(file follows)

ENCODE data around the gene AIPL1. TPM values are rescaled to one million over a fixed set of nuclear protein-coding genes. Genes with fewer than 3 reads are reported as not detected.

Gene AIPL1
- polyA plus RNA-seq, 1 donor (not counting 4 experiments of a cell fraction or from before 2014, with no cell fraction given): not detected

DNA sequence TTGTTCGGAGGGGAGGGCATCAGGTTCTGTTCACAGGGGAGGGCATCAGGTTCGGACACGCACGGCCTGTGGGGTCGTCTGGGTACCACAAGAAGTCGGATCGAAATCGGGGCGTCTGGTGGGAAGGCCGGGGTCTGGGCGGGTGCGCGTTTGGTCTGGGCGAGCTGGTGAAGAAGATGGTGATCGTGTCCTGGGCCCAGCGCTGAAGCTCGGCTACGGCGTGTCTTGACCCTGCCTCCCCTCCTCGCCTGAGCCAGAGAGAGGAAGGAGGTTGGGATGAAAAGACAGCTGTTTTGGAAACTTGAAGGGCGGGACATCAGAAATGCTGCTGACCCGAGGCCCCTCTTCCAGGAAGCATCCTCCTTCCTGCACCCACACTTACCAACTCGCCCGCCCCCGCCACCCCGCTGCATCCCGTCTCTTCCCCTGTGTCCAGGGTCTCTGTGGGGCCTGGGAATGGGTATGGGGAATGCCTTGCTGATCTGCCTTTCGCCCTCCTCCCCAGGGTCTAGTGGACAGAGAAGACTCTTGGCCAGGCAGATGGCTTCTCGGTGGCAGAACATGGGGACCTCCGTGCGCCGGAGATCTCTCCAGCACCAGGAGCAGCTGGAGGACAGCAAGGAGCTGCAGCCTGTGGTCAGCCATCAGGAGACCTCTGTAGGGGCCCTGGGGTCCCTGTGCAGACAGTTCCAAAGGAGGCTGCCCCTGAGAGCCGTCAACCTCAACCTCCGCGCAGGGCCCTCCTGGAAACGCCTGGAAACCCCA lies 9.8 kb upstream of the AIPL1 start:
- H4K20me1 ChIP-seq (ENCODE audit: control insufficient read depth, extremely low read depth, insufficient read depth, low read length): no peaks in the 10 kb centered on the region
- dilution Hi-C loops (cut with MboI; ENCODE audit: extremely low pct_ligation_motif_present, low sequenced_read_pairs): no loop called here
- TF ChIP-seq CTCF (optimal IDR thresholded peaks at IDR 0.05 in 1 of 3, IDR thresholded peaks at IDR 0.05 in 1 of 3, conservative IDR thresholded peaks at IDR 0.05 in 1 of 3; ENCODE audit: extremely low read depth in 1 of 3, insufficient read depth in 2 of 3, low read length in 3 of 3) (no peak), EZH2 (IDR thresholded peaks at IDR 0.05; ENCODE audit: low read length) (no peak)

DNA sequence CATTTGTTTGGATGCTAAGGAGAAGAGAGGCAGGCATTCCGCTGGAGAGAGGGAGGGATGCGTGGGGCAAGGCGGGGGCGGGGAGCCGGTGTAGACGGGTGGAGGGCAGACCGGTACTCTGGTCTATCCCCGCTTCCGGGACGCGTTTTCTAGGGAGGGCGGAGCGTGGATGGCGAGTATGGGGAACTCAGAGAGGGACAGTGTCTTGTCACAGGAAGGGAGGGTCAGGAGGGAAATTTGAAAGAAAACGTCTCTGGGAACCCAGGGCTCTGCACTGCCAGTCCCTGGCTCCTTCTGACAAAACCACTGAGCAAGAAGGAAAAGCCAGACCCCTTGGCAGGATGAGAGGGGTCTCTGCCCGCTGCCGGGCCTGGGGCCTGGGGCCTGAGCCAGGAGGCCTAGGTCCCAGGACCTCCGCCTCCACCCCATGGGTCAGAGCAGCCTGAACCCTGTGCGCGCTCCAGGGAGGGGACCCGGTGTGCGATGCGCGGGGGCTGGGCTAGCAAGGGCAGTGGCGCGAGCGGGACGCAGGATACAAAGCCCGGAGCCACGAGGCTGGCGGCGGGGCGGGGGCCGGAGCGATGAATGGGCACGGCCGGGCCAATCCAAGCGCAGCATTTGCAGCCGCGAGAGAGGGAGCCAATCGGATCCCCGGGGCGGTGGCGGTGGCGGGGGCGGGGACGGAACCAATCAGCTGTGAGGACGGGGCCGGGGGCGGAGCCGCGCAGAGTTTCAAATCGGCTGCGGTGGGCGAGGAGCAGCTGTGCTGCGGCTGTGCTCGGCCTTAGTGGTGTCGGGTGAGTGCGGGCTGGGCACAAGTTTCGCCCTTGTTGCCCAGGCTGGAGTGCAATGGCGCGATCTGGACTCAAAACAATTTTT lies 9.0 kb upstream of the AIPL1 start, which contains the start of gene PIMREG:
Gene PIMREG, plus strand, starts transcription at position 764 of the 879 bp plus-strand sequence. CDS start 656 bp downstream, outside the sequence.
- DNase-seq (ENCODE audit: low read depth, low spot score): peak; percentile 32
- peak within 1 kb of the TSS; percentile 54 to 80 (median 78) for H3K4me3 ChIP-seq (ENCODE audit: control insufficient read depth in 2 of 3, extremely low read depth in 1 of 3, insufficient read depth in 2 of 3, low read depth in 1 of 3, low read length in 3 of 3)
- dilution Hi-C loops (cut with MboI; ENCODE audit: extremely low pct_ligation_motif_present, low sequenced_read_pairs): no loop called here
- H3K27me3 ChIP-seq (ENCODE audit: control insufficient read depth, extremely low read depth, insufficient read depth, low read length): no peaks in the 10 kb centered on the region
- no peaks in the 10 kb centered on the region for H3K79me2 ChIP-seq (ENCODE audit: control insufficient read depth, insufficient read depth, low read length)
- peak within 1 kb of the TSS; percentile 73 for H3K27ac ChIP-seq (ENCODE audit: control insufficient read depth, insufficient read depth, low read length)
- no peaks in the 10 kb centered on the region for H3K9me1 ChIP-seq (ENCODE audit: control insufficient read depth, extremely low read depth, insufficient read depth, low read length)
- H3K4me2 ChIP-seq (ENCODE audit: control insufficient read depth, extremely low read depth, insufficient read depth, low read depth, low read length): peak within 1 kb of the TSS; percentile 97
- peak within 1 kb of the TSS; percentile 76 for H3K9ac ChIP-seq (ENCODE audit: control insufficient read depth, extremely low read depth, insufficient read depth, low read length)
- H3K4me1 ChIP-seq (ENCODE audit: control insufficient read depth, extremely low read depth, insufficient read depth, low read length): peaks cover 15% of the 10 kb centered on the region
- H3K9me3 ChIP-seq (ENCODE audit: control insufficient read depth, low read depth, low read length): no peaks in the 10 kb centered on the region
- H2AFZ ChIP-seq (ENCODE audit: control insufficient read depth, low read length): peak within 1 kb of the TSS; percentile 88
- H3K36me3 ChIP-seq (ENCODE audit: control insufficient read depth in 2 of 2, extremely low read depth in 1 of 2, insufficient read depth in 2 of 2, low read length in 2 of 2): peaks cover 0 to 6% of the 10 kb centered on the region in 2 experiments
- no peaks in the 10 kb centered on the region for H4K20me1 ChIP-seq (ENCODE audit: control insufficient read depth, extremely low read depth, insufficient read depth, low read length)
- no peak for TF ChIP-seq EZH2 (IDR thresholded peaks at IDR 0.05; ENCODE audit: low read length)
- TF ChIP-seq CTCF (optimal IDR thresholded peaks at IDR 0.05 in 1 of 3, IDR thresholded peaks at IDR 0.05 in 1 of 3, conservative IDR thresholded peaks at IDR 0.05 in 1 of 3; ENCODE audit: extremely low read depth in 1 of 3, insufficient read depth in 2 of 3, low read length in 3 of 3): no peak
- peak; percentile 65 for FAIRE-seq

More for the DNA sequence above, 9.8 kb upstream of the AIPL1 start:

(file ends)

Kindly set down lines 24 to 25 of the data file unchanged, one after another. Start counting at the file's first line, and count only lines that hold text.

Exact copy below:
- no peak for TF ChIP-seq EZH2 (IDR thresholded peaks at IDR 0.05; ENCODE audit: low read length)
- TF ChIP-seq CTCF (optimal IDR thresholded peaks at IDR 0.05 in 1 of 3, IDR thresholded peaks at IDR 0.05 in 1 of 3, conservative IDR thresholded peaks at IDR 0.05 in 1 of 3; ENCODE audit: extremely low read depth in 1 of 3, insufficient read depth in 2 of 3, low read length in 3 of 3): no peak